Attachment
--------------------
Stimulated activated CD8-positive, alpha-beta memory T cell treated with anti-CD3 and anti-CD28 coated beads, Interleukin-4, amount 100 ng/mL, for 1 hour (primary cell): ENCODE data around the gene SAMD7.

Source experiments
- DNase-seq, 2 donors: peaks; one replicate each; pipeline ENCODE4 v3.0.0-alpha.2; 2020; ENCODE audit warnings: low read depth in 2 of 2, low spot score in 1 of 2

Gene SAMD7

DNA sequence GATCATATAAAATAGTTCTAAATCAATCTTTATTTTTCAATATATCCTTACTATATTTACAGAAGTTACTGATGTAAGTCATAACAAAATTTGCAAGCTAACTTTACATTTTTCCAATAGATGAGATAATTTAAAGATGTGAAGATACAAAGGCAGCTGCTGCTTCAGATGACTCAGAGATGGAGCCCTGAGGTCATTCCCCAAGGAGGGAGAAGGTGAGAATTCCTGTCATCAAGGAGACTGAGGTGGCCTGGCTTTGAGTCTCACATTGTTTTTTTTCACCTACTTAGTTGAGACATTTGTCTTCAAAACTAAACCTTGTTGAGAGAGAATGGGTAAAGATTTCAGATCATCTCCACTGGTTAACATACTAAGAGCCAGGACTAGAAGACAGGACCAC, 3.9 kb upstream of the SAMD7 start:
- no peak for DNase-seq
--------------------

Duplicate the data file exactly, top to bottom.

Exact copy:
Stimulated activated CD8-positive, alpha-beta memory T cell treated with anti-CD3 and anti-CD28 coated beads, Interleukin-4, amount 100 ng/mL, for 1 hour (primary cell): ENCODE data around the gene SAMD7.

Source experiments
- DNase-seq, 2 donors: peaks; one replicate each; pipeline ENCODE4 v3.0.0-alpha.2; 2020; ENCODE audit warnings: low read depth in 2 of 2, low spot score in 1 of 2

Gene SAMD7

DNA sequence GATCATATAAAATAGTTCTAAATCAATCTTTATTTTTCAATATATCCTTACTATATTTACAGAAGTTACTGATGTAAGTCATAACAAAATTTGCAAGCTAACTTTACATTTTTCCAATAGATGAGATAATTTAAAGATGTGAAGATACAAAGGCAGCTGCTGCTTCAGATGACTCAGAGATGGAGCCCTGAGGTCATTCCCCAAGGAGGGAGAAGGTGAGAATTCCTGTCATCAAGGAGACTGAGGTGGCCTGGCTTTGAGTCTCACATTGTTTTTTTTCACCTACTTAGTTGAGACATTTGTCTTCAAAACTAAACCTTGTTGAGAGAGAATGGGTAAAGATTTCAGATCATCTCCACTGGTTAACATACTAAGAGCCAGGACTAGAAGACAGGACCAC, 3.9 kb upstream of the SAMD7 start:
- no peak for DNase-seq